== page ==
Maybe we need to help make it easy to GET assignments of blocks of addresses
for individuals/small businesses/etc. Part of the problem is the obvious:
IPv4 addresses are running short. Part is the "K-Mart" level of product
understanding I've experienced with many vendors of Internet connectivity.
right. but for folks with a K-Mart level of understanding you need a
K-Mart interface. buy your "internet interface box" at the K-Mart,
take it home, plug it in to your phone line or whatever, and get
instant internet for all of the computers in your home.
(almost just like NATs today except that you get static IP addresses).
The first is an engineering problem, and we're working on that one (IPv6),
right? :-) The second is a market problem, and I don't think it's going to
go away until either telcos realize that they need to make a commitment to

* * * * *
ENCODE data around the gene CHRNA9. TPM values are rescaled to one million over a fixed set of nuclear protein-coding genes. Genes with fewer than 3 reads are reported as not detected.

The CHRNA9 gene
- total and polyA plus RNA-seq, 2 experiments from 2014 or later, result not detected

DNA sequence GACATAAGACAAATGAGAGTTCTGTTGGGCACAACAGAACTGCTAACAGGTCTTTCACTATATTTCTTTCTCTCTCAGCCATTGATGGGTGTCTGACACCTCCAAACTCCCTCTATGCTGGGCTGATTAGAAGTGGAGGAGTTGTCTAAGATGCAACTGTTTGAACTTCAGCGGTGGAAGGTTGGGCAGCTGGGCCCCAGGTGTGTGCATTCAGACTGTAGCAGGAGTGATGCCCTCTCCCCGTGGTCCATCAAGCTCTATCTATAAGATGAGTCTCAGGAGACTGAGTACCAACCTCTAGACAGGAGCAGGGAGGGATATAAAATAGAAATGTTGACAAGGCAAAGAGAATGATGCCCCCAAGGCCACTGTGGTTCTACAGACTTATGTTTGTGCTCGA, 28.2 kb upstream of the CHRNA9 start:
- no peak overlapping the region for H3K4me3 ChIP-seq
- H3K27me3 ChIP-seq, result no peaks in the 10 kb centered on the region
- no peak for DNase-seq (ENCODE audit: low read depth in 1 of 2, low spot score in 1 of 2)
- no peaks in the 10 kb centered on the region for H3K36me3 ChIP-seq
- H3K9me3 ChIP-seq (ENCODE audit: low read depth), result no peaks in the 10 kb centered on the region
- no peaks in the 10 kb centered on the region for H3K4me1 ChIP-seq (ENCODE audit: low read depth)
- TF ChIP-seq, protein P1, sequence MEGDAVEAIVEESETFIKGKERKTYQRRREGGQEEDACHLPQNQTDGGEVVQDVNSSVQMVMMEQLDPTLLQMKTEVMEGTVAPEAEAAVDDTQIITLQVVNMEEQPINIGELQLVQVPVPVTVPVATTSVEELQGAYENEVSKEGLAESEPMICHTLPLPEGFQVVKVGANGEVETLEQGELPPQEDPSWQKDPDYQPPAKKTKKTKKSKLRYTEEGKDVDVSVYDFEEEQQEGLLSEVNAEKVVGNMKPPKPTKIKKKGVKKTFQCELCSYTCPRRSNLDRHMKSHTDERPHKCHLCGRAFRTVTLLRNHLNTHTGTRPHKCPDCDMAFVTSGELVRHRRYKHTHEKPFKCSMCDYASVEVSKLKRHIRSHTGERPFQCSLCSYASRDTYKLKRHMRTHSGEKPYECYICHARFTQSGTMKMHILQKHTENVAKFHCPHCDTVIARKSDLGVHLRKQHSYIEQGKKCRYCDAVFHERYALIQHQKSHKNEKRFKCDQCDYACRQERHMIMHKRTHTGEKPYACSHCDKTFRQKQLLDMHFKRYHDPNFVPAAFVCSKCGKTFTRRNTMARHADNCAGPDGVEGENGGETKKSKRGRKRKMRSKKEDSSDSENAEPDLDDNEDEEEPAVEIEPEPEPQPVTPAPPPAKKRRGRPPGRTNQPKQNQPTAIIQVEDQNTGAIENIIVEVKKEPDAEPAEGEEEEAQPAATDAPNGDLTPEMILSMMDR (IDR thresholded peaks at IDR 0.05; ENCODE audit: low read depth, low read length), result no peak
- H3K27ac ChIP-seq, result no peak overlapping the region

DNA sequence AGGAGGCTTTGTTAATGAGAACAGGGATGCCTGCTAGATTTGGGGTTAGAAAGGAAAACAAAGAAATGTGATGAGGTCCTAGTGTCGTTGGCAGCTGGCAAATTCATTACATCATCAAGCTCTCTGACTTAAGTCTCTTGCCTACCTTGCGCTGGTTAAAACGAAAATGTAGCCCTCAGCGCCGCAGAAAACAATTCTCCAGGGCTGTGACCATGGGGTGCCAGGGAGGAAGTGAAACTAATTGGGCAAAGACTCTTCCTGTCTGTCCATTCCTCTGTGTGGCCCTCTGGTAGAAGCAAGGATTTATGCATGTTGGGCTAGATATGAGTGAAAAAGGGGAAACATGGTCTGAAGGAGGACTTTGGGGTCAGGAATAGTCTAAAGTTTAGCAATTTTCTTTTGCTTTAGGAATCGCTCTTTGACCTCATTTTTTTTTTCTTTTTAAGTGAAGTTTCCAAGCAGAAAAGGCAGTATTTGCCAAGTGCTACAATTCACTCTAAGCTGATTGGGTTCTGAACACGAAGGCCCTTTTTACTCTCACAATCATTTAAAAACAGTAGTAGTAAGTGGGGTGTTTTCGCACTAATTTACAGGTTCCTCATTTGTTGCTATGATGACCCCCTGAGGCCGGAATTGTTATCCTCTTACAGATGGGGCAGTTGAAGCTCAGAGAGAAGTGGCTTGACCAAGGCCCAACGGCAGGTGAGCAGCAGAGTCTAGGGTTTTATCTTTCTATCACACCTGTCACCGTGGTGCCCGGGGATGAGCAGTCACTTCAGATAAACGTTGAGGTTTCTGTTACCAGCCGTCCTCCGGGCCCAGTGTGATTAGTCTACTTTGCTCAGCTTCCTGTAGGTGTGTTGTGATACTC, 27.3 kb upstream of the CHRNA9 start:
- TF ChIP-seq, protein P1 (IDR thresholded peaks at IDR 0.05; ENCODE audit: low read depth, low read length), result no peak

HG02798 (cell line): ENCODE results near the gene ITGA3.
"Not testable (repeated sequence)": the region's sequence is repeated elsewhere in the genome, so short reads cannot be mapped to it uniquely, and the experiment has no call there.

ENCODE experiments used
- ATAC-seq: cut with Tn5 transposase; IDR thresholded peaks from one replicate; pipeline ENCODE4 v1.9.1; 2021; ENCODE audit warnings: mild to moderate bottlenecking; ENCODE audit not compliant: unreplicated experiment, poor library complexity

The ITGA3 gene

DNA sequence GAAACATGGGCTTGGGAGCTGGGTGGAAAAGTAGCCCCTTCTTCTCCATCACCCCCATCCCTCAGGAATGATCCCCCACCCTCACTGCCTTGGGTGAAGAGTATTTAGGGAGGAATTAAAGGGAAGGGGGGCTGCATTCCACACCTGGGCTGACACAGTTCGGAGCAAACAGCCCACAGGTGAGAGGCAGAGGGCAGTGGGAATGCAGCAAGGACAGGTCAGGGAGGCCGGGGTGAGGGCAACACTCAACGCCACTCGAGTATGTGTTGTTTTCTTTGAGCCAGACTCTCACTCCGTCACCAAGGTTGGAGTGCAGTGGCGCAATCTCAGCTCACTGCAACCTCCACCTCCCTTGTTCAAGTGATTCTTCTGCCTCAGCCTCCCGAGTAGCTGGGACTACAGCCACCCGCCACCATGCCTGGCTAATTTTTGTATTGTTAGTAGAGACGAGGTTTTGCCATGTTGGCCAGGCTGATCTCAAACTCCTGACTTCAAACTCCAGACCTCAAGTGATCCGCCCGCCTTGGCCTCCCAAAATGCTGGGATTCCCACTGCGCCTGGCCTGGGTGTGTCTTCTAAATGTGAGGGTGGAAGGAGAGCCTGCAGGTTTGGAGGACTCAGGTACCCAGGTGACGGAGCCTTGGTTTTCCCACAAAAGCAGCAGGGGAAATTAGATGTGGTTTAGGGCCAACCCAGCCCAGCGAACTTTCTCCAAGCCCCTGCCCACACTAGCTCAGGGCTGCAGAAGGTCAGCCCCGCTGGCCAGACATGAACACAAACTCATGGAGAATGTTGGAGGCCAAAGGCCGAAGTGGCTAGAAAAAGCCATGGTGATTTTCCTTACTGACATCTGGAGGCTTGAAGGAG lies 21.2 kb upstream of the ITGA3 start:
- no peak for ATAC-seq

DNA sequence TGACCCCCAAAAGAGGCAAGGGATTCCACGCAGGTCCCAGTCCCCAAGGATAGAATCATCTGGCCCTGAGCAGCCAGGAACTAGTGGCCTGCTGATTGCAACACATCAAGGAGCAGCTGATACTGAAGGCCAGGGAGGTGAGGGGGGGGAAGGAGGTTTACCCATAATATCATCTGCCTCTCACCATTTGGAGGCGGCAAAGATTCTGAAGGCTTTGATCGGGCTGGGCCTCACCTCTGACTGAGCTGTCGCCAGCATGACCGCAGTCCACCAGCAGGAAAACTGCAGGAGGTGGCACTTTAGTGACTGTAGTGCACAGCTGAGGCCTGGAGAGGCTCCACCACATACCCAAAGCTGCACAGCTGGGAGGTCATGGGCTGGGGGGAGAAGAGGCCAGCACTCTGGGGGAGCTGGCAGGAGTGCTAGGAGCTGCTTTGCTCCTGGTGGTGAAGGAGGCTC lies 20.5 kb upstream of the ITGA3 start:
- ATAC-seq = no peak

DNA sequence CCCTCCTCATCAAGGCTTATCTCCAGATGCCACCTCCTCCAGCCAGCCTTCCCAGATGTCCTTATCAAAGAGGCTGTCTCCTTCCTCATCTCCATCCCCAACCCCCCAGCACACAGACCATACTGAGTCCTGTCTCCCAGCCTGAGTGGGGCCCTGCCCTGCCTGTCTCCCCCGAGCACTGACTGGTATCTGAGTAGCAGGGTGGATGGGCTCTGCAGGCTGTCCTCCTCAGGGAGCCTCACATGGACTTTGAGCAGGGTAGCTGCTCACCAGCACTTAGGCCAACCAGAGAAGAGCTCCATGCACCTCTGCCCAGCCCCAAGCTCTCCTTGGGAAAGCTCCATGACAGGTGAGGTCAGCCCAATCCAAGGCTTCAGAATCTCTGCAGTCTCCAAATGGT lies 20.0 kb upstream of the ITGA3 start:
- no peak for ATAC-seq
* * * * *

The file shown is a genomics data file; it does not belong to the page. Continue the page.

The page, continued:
being in the IP business (and train their staff), or we have meaningful
alternatives to the telcos for individual connectivity.
I don't think it's just a marketing problem. User interfaces are also
an engineering issue. Seems like there's a gap between the things we
produce in IETF and what is needed to actually make things work well
for K-Mart-level customers. If the specifications defined by IETF
and implemented by ISPs aren't sufficient to allow plug-and-ping,
it's hardly surprising when NAT vendors fill in the gaps - and given
that the network didn't provide the level of service that was needed,
it's hardly surprising that the gaps are filled in a technically dubious